Word comes this week that Google has given up its plans to build modular smartphones with interchangeable parts, having cancelled all ongoing Project Ara efforts. According to reports by Reuters and Re/code.it appears that the price of the final handsets was going to be so high as to make viability questionable, as the modular phones lost some of the cost and performance advantages of hardware integration. The company reportedly plans to concentrate on other hardware projects, including its Chromebooks and various Android-based devices.

Google began to explore the concept of modular smartphones in 2012, and publicly announced its Project Ara in late October, 2013. The company thought that for many people it would make sense to configure their smartphones themselves and then upgrade modules, as new ones come out, instead of getting entirely new handsets.

Initially, Google considered building a fully modular smartphone with a PC-like architecture in a bid to enable upgrades of core components like SoC, antenna, sensors and so on. However, this required a lot of efforts in hardware standardization, interconnection, compatibility as well as software support. Back in May, the company announced changes of the Project Ara concept. Google said that core components of modular smartphones would not be upgradeable, but users would still be able to switch camera sensors, speakers and even add secondary displays. Google promised to introduce a working Project Ara model this fall and then release a commercial product for consumers in 2017.

Modern smartphones are self-contained, cannot be upgraded and their repair is often tricky at best. However, such integration allows manufacturers to make them sleeker and cheaper. By contrast, Google’s modular design appeared to be rather bulky. Moreover, Re/code reports that Google struggled to come out with a modular smartphone that could perform up to expectations and come in at a viable cost. The price of modules themselves was also a potential concern, as they'd need to be built to handle the modular system and wouldn't necessarily enjoy the high volume sales of a solitary phone design.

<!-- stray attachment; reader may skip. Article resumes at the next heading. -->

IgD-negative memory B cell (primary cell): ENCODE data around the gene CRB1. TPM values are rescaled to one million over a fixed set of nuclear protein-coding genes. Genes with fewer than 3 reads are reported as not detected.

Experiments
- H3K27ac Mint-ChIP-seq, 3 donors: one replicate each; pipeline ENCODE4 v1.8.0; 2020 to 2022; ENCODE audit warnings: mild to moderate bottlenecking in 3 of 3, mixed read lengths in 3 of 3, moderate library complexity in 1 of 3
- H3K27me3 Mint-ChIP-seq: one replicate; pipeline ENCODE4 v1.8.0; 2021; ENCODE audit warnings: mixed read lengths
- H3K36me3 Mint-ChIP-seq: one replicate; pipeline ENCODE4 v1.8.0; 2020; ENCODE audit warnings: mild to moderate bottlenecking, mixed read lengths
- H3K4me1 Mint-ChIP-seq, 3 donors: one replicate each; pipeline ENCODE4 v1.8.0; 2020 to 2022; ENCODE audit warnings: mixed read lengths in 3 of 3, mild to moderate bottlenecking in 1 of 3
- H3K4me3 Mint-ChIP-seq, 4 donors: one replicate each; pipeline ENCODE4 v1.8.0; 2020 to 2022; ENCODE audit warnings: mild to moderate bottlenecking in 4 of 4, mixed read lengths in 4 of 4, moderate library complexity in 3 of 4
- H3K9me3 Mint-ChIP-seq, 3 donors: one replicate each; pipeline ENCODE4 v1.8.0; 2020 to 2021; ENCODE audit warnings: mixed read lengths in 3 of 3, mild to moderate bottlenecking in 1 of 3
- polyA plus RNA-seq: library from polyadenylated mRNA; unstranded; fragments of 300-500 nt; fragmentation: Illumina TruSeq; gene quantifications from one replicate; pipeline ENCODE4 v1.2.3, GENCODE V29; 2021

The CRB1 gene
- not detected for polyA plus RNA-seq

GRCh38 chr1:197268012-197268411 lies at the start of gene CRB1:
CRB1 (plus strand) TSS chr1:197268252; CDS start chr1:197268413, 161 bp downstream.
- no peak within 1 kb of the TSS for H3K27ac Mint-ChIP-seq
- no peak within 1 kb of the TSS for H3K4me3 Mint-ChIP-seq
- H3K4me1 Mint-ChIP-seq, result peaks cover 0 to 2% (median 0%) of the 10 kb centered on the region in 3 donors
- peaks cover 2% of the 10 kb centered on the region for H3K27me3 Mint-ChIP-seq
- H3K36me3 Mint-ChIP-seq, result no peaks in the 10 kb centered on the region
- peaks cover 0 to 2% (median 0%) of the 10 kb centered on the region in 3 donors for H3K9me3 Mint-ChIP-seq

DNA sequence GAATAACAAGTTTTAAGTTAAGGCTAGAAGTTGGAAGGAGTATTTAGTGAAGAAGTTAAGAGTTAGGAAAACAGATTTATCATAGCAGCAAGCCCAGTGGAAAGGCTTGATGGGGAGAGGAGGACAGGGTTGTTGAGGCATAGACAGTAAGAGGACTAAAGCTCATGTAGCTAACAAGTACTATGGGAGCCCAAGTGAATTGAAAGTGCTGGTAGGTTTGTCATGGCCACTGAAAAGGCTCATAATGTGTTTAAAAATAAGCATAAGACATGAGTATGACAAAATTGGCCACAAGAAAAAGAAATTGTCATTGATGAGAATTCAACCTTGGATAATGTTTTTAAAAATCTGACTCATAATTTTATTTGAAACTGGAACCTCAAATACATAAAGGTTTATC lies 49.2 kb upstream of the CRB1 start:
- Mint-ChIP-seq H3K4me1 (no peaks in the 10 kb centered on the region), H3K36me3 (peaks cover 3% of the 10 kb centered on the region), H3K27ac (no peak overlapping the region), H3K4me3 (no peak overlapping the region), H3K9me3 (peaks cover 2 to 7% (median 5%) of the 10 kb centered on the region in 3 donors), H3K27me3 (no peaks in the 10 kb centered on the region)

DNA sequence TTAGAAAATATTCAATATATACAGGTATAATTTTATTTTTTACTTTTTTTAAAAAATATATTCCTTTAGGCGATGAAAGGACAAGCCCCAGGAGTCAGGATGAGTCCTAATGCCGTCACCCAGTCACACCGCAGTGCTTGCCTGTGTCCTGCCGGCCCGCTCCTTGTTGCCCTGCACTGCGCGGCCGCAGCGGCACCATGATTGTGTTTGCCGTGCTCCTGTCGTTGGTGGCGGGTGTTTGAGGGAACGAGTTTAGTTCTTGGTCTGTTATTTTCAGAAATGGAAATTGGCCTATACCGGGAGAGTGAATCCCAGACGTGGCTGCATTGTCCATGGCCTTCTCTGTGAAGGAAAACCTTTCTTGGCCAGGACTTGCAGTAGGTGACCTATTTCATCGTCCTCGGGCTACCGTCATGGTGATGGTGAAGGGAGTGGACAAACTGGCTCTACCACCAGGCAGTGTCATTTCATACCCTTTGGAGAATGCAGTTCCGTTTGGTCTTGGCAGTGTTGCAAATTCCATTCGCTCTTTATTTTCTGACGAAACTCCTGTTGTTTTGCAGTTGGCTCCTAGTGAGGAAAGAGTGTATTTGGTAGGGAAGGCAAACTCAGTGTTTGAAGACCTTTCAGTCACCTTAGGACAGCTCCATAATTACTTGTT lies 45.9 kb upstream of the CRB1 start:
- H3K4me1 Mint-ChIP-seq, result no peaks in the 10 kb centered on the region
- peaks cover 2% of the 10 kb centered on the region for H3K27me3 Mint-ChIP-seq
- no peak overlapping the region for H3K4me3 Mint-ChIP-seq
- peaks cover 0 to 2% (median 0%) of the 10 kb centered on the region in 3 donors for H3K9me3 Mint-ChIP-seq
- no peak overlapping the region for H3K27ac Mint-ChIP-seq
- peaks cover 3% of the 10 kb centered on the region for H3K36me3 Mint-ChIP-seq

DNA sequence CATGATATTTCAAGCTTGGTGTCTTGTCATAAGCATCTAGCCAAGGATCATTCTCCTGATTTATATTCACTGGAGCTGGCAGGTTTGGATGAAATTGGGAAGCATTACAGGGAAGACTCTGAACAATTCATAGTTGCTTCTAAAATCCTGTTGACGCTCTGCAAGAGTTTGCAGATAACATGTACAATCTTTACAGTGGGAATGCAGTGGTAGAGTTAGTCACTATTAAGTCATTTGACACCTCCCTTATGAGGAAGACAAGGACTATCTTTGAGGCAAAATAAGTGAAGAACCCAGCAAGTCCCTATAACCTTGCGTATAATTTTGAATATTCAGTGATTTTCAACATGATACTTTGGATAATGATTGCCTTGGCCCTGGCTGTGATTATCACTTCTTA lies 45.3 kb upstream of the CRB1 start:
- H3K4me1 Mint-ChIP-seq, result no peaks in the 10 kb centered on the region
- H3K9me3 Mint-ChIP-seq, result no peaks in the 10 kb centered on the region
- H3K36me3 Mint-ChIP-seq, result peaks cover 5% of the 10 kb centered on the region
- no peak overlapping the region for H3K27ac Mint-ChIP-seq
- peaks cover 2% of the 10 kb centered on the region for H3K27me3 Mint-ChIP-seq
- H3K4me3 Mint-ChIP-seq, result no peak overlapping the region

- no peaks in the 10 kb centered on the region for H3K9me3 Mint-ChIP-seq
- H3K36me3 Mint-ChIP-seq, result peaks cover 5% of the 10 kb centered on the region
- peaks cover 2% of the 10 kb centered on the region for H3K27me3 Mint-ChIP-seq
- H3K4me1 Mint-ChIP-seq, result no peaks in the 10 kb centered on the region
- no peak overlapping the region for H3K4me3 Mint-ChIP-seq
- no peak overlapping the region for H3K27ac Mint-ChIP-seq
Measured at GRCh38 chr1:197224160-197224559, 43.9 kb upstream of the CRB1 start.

As it turns out, Rick Osterloh, the new senior vice president of hardware at Google, decided to cancel Project Ara even in its “limited” form announced back in May. The company will no longer invest in the project, but may license technologies and patents it developed over the past several years to parties interested in building their upgradeable smartphones, according to reports. Keep in mind though that Google yet has to confirm its intentions regarding Project Ara.

Recently Motorola came up with the Moto Mods idea to sell add-on accessories for its Moto Z smartphones. The add-ons can transform the handset into a camera with decent optics, a projector or a stereo system. Apparently, even though Project Ara is gone for good, the concept of add-ons for smartphones lives on.

Sources: Reuters, Re/code, The Verge.

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  • Impulses - Monday, September 5, 2016 - link

    Wow... Just wow. Reply
  • close - Monday, September 5, 2016 - link

    @boozed, don't bother dude. You should have known you're dealing with a "basement-expert" when he said that for such a modular phone concept "hardware standardization, interconnection, compatibility as well as software support" takes "a few days tops".

    This coming from a guy (yes, I will just say it again here ddriver) who says he invented a 5.25" hard drive (probably also took a few days tops) but the big manufacturers don't use it because it's all a conspiracy to keep capacities down and prices up.

    This should put in perspective his wall of text of meaningless "I sound smart" rants.
    Reply
  • Klug4Pres - Sunday, September 4, 2016 - link

    Pretty much.

    It is also a problem of information asymmetry and time discounting. Quality can be difficult to observe pre-purchase, and there is uncertainty about the technological lifetime of a given product, so it is hard for consumers and manufacturers to converge on an agreed level of quality at a fair price. Competing manufacturers would find it easy to undercut the offer, offering worse products for a lower price.

    Thus it seems we have found an equilibrium of shitty products that last or are supported for two maybe three years.